After cultivating a striking visual style over several years Telegramme Studio’s easily recognizable work is in high demand. Large clients, including Habitat and Random House, to small ventures, such as the branding for a friend’s new ‘Hawt Sauce’ have had their products ‘Telegrammed’. I was keen to find out the story behind this prolific studio and how its distinctive identity developed.
I met up with Bobby Evans who is now the studio’s one-man design team. Telegramme was originally a collaboration of two friends living in different parts of the UK, working via the postal service (his partner, Chris, has since left to set-up a fashion enterprise). After graduating the studio gravitated to East London and has remained in this area for several years.
Despite nearly being kicked out of university for not conforming to the ‘clean’ brand of graphic design being taught there (aimed at preparing graduates for life in a design agency), Bobby forged even further towards a grittier style more suited to the type of projects he wanted to design for: band posters, record sleeves and skateboards. The type of things his studio is now known for.
A passion for screen-printing and “broken-down type” contributes to this visual style: “I love the visual aesthetic of screen-printing and the process. It’s not always viable for projects with very short turnaround times—gig posters might only get the go-ahead a few days before they’re needed—but even when I’m designing for digital output I find myself automatically adding in trapping and overlays which result in a particular quality.”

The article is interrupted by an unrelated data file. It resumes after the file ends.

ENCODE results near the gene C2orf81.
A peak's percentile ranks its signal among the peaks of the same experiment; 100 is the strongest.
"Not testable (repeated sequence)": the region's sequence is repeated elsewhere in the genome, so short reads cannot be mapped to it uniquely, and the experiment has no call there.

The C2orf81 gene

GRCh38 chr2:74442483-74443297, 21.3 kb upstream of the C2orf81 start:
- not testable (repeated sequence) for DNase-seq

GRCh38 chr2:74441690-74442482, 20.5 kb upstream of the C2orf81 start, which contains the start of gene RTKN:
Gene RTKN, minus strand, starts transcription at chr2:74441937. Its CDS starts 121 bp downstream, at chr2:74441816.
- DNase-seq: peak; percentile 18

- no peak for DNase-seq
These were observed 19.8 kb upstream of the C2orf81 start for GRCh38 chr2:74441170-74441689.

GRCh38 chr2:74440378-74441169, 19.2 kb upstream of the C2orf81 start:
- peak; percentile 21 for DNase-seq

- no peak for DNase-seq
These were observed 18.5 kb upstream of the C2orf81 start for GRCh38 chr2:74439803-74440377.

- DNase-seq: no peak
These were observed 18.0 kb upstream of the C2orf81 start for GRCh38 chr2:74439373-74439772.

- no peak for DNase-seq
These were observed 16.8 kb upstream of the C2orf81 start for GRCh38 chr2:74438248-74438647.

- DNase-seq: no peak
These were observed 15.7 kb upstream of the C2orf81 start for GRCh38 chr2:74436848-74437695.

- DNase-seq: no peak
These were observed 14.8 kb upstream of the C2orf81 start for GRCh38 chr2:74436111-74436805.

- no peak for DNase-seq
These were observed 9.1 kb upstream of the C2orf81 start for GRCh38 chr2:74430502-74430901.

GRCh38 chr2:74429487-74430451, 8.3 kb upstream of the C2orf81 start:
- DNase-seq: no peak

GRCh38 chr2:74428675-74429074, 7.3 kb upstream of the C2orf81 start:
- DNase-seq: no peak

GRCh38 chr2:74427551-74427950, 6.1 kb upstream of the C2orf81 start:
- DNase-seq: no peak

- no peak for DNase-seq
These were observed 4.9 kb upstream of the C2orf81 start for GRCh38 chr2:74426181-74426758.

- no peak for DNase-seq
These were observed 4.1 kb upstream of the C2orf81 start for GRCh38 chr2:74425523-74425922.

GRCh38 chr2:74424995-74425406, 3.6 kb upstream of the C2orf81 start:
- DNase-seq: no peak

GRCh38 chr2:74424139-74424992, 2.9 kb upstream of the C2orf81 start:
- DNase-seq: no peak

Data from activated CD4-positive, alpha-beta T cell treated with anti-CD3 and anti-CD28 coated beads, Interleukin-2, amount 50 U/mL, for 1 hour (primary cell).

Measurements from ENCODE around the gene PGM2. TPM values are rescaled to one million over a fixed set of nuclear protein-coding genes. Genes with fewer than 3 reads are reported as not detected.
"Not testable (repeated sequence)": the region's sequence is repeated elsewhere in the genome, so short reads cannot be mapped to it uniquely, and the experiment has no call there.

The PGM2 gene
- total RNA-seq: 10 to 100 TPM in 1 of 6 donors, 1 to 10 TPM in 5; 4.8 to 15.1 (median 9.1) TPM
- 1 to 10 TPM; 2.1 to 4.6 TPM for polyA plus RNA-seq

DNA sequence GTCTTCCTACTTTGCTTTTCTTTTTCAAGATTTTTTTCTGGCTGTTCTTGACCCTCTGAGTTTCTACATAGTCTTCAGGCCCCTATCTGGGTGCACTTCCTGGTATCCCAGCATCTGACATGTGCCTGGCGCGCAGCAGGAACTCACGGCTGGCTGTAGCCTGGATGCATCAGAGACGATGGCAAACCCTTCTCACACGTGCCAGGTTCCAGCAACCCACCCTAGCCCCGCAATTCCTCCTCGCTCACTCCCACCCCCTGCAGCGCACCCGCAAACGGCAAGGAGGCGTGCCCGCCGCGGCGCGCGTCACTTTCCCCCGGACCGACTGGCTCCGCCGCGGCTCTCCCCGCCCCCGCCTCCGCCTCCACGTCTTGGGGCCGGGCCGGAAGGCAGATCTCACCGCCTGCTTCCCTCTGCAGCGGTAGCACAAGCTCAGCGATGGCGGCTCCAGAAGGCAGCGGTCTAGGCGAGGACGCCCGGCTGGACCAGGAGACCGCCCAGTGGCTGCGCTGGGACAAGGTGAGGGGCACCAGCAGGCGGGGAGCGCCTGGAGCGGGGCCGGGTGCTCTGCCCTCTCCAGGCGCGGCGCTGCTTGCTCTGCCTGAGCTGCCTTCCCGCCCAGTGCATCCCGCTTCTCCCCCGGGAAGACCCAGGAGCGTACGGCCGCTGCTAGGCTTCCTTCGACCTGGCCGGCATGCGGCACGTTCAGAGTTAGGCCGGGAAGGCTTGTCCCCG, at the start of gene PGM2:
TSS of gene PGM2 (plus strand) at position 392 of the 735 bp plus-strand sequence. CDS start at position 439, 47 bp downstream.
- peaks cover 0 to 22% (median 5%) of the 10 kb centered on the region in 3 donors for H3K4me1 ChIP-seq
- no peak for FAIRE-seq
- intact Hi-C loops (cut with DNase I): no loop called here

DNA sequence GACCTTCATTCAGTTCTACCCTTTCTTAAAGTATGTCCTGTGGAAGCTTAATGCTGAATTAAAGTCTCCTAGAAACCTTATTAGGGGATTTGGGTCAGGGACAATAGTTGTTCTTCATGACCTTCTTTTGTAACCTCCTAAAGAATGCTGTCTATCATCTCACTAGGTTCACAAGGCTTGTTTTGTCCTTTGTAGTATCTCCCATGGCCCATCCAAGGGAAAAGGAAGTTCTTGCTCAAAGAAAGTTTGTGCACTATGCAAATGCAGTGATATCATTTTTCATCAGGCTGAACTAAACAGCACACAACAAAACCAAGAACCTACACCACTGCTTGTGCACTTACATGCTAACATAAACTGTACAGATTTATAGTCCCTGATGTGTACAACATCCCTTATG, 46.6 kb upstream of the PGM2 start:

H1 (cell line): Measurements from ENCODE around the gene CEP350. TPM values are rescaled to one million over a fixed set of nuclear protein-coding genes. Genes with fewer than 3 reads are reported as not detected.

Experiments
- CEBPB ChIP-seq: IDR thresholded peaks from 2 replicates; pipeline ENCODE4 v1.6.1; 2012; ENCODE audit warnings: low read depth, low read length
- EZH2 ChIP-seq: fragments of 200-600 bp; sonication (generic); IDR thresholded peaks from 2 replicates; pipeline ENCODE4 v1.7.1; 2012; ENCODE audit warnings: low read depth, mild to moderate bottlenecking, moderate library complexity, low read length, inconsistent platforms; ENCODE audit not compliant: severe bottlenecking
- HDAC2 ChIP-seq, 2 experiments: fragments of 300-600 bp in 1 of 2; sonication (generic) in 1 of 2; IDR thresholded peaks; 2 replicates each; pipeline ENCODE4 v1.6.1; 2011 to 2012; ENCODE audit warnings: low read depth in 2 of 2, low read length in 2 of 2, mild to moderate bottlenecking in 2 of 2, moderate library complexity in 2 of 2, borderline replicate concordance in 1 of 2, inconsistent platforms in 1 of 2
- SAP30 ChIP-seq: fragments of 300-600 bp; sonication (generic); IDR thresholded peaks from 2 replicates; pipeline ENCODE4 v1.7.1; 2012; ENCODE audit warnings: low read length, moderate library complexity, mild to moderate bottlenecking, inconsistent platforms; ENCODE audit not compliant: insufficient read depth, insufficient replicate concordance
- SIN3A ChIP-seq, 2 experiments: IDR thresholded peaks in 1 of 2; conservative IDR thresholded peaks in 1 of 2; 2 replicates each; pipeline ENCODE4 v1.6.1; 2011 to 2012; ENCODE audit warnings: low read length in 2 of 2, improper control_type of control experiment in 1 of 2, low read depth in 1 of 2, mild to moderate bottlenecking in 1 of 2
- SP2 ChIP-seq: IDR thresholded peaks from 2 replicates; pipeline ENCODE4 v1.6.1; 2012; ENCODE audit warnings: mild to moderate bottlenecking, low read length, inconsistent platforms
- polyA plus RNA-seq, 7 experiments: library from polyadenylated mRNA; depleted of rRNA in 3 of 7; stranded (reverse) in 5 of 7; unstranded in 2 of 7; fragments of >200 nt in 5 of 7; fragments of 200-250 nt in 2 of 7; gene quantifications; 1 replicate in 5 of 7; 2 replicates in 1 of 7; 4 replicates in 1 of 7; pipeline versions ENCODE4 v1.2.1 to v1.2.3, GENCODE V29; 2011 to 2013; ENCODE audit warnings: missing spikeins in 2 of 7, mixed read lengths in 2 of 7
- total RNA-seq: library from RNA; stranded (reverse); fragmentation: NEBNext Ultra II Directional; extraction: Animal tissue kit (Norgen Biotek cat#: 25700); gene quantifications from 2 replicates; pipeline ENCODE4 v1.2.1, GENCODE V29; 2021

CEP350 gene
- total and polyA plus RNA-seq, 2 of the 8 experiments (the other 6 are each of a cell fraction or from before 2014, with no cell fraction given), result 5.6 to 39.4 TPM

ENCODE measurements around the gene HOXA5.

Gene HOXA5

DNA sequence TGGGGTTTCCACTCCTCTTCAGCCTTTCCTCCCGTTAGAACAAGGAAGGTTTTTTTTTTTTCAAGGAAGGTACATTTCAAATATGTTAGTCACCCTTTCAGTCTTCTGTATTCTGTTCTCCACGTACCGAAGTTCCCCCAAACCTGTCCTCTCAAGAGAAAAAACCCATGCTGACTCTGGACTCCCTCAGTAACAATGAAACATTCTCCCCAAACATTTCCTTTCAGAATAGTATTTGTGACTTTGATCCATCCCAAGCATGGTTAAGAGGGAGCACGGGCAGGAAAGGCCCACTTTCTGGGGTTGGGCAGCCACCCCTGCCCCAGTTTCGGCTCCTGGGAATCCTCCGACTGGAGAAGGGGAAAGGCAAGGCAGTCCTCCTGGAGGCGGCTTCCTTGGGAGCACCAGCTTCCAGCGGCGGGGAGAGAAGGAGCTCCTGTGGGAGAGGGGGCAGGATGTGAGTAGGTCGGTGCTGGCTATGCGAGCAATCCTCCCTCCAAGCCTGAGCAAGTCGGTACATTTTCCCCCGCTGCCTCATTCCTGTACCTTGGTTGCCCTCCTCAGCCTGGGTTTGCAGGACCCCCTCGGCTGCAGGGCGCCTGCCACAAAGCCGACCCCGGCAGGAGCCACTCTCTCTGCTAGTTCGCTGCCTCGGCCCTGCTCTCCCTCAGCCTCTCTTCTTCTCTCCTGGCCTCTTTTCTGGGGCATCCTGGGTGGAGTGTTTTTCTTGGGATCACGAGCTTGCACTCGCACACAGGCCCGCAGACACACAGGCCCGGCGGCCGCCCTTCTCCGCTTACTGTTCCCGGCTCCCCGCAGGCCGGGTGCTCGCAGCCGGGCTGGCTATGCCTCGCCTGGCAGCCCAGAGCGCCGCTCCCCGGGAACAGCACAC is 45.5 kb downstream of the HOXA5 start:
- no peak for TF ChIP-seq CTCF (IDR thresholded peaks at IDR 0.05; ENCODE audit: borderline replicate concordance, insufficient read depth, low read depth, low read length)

Texture is another key ingredient:
“I enjoy emulating the quality of small items that have been blown-up, so you can see the grain and texture in the printed material. However, I’m careful to maintain a modern edge - I don’t want the work to rely on visual trickery or be a pastiche.”
“Although I started as a graphic designer I found that I’d often need illustrations for my work but rather than hunt down say a specific style of bird for example, I’d simply draw one”. The same goes for Bobby’s lettering but rather than drawing it from scratch he prefers to customise existing type to make it fit the project, looking at the decayed lettering and ‘ghost type’ that you see a lot of around East London for references.
The passion for designing gig posters is as strong as ever. Even now when he finds out that a band he likes is planning a local gig he’ll get in contact and offer to produce the official posters. And as an active board member of the UK Poster Association (UKPA) he also supports and promotes the work of British poster artists, exhibiting posters around the world at events like SXSW.
You can see more of Bobby’s recent work on tumblr here.